Gang Members and Reformation: Just Thought I’d Share About This Author

Gang Members and Reformation: Just Thought I’d Share About This Author

Father Gregory Boyle in His Office (credit: Father Gregory Boyle Facebook Page)

If you’ve never read anything by Gregory Boyle, you should consider doing so. It may change your life. Or at the very least, make you change your job.

That’s what happened to me.

It’s probably true that many of us find ourselves in jobs that we likely did not anticipate. I don’t know many people, for example, who dreamed of being an Assistant Manager of Talent Acquisition or a Systems Analyst at 7 years old.

I know I did not anticipate raising money and awareness for a non-profit organization in Grand Rapids, Michigan (I was going to be a baseball player in Pittsburgh, if you must know). Super-Fast forward to February of 2021, a pandemic had been making its way through our world for a year and I had spent my time reading and re-reading books by Gregory Boyle.

If you don’t know who Gregory Boyle is, Father Boyle is a Jesuit Priest in East Los Angeles who started Homeboy Industries – a place that wraps its arms around gang members and the incarcerated, and helps them find their paths forward through work programs, education, mental health clinics, tattoo removal, and radical kinship and compassion.

In an attempt to write few enough words that compels you to read this, I simply encourage you to read one of (or all three) or Gregory Boyle’s books: Tattoos on the Heart, Barking to the Choir, or The Whole Language. I think there is a good chance that you’ll read of a posture that this world needs and I believe, actually deeply longs for.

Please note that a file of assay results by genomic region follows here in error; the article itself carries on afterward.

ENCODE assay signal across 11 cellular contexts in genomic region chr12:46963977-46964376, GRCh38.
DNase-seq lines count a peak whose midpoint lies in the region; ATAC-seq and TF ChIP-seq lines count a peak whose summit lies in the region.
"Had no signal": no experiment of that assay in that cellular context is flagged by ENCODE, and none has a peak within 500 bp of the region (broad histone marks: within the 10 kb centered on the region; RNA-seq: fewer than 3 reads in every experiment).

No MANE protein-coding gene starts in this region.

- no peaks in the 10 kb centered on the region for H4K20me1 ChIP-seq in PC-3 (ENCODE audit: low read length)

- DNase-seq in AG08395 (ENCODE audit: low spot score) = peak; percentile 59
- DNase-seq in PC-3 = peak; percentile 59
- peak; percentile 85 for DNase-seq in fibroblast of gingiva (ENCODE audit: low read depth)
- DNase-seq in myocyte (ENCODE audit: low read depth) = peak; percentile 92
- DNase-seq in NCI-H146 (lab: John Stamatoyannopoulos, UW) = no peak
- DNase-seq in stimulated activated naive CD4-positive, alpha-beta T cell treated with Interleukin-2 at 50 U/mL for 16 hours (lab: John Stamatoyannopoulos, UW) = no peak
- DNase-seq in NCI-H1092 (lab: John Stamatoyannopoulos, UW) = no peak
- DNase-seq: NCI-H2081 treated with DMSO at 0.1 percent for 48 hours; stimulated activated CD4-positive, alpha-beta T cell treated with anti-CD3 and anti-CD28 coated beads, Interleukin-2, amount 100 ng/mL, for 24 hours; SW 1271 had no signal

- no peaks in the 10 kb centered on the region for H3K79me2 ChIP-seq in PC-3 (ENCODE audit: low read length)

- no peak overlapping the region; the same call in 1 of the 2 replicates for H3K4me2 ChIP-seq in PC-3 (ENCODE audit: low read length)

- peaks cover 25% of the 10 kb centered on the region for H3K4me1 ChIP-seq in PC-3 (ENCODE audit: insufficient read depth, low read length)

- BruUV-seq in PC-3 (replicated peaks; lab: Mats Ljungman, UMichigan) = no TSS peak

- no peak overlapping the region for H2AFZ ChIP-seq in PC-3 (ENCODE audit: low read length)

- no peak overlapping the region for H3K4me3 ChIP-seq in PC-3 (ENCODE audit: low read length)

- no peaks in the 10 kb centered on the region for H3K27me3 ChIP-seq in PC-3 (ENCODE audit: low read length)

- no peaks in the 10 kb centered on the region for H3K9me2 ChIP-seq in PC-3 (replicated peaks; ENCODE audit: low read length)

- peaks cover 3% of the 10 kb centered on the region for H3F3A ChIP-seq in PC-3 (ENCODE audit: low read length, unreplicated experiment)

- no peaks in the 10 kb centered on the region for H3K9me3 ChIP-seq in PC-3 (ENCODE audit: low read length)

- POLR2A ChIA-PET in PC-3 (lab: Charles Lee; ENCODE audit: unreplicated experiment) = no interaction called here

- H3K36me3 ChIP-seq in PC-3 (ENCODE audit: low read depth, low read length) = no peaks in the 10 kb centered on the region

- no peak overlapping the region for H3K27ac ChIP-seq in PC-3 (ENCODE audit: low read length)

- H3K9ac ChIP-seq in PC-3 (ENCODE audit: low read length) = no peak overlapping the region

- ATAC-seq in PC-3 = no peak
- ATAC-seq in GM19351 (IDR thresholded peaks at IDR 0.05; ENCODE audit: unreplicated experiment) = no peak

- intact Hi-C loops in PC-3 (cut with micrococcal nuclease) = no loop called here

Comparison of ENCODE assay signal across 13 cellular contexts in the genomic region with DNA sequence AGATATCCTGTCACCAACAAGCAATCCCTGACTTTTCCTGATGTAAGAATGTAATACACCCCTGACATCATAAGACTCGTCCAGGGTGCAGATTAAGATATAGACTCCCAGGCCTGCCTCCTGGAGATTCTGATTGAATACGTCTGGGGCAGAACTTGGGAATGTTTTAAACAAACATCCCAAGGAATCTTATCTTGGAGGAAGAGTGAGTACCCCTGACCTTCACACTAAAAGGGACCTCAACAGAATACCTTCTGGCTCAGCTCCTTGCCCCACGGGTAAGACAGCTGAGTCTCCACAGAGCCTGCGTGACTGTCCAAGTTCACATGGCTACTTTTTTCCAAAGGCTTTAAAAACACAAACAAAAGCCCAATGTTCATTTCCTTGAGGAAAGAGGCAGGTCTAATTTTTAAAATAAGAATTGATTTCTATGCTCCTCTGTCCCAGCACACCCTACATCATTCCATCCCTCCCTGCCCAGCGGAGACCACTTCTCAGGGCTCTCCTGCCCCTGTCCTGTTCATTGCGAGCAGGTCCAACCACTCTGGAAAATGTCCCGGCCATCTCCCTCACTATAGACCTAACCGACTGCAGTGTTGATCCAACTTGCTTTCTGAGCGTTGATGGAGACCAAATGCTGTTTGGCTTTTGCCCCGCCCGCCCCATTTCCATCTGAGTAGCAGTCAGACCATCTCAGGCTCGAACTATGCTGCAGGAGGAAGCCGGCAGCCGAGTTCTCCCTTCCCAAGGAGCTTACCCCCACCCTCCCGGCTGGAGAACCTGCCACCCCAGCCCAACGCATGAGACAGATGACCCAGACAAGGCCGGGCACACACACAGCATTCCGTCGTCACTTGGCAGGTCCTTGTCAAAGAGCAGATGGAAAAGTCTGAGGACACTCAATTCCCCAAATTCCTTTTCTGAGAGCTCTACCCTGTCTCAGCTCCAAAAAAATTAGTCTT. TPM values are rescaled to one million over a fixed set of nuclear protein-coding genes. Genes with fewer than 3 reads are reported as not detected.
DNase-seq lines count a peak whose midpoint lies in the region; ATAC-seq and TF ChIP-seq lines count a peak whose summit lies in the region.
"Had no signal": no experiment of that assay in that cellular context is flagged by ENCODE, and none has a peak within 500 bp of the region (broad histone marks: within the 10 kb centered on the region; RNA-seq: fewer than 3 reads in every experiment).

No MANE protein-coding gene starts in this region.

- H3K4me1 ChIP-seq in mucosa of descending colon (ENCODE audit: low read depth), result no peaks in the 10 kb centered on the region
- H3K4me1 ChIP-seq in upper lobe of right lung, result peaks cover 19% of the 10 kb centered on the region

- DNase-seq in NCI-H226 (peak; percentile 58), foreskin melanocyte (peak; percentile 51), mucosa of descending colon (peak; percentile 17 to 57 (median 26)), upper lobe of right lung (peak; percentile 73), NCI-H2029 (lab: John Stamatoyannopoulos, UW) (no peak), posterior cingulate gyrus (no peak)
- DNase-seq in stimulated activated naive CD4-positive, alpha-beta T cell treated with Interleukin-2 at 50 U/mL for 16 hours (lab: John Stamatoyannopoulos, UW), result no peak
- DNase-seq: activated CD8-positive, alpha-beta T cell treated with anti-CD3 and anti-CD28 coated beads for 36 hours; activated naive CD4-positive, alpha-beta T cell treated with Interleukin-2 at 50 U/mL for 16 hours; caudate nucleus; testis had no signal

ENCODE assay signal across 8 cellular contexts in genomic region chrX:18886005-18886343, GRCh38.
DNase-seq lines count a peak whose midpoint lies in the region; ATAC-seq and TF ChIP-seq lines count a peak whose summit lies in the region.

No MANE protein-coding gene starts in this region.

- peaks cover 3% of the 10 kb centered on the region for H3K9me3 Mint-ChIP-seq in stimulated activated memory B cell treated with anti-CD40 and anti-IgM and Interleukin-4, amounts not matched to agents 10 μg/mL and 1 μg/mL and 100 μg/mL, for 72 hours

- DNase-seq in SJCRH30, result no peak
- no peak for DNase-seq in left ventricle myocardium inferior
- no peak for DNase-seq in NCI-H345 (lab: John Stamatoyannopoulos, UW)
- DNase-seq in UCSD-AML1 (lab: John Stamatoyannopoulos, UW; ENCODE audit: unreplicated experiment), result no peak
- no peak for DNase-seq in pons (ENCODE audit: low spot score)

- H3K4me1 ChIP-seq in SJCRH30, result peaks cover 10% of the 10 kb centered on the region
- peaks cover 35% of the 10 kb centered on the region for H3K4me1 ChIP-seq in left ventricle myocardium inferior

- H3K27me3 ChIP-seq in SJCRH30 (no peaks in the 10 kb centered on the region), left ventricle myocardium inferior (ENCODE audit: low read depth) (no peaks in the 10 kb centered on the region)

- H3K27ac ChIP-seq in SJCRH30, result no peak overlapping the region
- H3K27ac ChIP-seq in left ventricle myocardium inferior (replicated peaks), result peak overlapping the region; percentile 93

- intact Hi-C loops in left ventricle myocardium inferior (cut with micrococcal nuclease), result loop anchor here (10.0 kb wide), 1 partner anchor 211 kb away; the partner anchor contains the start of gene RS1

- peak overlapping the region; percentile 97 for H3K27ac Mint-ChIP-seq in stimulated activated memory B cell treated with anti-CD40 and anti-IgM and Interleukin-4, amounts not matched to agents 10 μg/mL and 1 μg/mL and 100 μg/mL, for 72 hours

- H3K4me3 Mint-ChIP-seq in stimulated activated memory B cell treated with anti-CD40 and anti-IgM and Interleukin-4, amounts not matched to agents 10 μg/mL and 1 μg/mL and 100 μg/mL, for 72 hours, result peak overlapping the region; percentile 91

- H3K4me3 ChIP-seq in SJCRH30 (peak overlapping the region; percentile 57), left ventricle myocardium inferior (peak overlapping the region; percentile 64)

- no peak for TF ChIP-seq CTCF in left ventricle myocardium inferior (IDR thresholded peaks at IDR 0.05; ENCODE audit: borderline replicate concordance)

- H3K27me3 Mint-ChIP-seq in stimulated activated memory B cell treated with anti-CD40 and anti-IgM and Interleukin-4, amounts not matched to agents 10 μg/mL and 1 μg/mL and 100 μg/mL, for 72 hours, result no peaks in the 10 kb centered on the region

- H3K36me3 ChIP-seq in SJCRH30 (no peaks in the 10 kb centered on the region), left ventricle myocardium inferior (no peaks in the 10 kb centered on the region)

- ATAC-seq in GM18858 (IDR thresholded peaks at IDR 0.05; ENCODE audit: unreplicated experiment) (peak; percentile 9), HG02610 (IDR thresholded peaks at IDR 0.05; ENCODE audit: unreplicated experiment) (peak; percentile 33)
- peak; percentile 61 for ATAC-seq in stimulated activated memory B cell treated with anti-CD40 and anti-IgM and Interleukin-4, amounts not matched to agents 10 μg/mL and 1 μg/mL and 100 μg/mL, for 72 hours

Boyle (Center) in the early days of Homeboy Industries (credit Ave Maria Press)

“We stand with the demonized so that the demonizing will stop. We situate ourselves right next to the disposable so that the day will come when we stop throwing people away.”

AYA attempts to be a similar place that Father Boyle and so many have created in Los Angeles. We are looking to be a place of connection and kinship, rather than a place of perfectly curated paths. We long to see the wholeness and beauty in each person over and over again, as opposed to disregarding them if they disagree with or disappoint us. We seek to understand what “bad behavior” actually is – a response from deeply wounded people that have often been victims of simply being born in a wrong home or wrong zip code.

For many of you who are reading this, you know that at AYA’s center is the power of relationships. We believe it has to be core to true transformation. Homeboy Industries would call this kinship. And it’s central to everything they do. Father Boyle puts it like this for Homeboy Industries:

“Only kinship. Inching ourselves closer to creating a community of kinship such that God might recognize it. Soon we imagine, with God, this circle of compassion. Then we imagine no one standing outside of that circle, moving ourselves closer to the margins so that the margins themselves will be erased. We stand there with those whose dignity has been denied. We locate ourselves with the poor and the powerless and the voiceless. At the edges, we join the easily despised and the readily left out. We stand with the demonized so that the demonizing will stop. We situate ourselves right next to the disposable so that the day will come when we stop throwing people away.”

To find out more how AYA has been creating spaces for the voiceless, despised, and demonized for nearly 10 years now, send me an email at aallen@ayayouth.org. I’d love to talk more with you.

Two Grand Rapids Nonprofits Merging to Help More Youth in Crisis Move Toward Stability

3:11 Youth Housing and HQ Runaway & Homeless Youth Drop-In Center Merging to Break the Cycle of Homelessness Together


GRAND RAPIDS, MICHIGAN—Today two Grand Rapids area nonprofit agencies with a shared purpose announce a merger: 3:11 Youth Housing and HQ Runaway & Homeless Youth Drop-In Center have come together to provide circles of support for youth facing homelessness.